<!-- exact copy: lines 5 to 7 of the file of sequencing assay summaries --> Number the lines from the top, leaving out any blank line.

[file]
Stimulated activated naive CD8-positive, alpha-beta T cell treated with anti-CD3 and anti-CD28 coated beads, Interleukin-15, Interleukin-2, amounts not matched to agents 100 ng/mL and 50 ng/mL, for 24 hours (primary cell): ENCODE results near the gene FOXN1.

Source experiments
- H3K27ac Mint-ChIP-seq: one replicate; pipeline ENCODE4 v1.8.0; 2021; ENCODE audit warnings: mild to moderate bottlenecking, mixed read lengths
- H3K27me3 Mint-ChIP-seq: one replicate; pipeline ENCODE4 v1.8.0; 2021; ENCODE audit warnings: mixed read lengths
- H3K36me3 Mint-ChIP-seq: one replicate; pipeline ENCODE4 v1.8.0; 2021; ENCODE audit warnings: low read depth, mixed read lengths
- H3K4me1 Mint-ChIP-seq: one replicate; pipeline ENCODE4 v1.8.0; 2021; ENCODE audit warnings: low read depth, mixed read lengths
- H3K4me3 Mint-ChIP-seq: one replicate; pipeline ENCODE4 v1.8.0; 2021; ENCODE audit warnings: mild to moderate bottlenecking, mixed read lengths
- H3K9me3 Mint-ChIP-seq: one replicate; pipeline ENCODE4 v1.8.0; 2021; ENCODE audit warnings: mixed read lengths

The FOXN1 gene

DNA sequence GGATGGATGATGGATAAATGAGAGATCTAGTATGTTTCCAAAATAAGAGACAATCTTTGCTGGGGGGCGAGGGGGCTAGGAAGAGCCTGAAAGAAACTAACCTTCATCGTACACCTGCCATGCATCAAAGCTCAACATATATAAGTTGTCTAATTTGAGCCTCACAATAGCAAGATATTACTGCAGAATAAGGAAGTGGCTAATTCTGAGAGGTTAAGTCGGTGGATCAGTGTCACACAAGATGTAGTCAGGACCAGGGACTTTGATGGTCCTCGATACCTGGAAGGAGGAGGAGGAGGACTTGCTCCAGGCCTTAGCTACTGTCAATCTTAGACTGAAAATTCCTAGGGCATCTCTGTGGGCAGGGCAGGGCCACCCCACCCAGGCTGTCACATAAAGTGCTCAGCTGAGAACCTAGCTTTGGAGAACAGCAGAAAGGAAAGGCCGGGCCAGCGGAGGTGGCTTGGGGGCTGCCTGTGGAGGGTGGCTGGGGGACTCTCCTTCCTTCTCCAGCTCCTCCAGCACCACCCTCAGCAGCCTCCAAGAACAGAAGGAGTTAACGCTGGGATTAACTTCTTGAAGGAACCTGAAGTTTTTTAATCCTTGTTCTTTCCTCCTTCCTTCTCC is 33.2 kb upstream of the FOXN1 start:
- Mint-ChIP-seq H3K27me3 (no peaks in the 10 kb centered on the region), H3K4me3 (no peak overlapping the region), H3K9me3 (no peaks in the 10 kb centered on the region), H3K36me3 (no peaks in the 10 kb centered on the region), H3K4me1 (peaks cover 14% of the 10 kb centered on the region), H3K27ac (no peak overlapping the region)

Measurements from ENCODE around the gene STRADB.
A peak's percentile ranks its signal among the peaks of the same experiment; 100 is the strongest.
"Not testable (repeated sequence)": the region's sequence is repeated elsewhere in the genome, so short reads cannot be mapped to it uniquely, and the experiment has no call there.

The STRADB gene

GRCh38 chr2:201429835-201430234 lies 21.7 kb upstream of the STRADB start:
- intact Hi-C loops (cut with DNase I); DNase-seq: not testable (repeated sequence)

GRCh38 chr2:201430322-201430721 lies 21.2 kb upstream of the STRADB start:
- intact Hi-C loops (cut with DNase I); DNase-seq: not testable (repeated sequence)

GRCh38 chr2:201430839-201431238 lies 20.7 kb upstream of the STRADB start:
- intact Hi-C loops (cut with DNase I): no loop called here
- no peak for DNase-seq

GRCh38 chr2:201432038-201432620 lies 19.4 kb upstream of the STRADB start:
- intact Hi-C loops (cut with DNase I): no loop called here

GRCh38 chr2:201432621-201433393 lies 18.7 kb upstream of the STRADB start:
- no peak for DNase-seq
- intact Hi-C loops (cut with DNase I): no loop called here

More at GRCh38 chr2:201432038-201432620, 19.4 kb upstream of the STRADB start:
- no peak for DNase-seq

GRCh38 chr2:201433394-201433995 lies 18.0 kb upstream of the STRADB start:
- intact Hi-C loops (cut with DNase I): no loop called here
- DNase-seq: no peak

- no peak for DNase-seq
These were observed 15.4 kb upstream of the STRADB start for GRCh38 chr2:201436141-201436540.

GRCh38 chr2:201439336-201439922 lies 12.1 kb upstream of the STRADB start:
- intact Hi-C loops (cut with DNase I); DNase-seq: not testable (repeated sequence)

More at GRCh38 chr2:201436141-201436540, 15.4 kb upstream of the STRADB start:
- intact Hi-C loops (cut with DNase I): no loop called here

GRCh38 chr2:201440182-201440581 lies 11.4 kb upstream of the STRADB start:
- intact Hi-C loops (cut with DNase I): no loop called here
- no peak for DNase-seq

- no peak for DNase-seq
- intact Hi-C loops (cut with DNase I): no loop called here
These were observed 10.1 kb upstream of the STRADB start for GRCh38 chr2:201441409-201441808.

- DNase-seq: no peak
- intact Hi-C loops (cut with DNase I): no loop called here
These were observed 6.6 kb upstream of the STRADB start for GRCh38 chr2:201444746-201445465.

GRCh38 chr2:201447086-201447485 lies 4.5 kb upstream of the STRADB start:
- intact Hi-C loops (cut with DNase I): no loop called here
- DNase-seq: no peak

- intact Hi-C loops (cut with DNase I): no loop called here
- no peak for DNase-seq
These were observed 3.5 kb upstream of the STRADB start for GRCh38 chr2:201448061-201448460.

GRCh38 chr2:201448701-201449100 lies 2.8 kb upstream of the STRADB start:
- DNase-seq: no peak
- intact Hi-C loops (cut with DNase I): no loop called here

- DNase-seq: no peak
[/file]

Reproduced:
- H3K36me3 Mint-ChIP-seq: one replicate; pipeline ENCODE4 v1.8.0; 2021; ENCODE audit warnings: low read depth, mixed read lengths
- H3K4me1 Mint-ChIP-seq: one replicate; pipeline ENCODE4 v1.8.0; 2021; ENCODE audit warnings: low read depth, mixed read lengths
- H3K4me3 Mint-ChIP-seq: one replicate; pipeline ENCODE4 v1.8.0; 2021; ENCODE audit warnings: mild to moderate bottlenecking, mixed read lengths